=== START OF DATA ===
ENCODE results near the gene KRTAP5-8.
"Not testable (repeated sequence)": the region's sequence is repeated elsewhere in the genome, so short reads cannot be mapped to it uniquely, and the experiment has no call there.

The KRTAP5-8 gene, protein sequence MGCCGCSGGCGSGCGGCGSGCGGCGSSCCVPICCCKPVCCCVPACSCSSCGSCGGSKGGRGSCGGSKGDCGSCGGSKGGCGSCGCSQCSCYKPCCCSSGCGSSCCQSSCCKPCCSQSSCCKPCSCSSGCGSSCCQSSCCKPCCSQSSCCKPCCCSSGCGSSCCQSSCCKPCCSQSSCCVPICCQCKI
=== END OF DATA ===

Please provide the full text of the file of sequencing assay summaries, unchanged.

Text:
ENCODE results near the gene KRTAP5-8.
"Not testable (repeated sequence)": the region's sequence is repeated elsewhere in the genome, so short reads cannot be mapped to it uniquely, and the experiment has no call there.

The KRTAP5-8 gene, protein sequence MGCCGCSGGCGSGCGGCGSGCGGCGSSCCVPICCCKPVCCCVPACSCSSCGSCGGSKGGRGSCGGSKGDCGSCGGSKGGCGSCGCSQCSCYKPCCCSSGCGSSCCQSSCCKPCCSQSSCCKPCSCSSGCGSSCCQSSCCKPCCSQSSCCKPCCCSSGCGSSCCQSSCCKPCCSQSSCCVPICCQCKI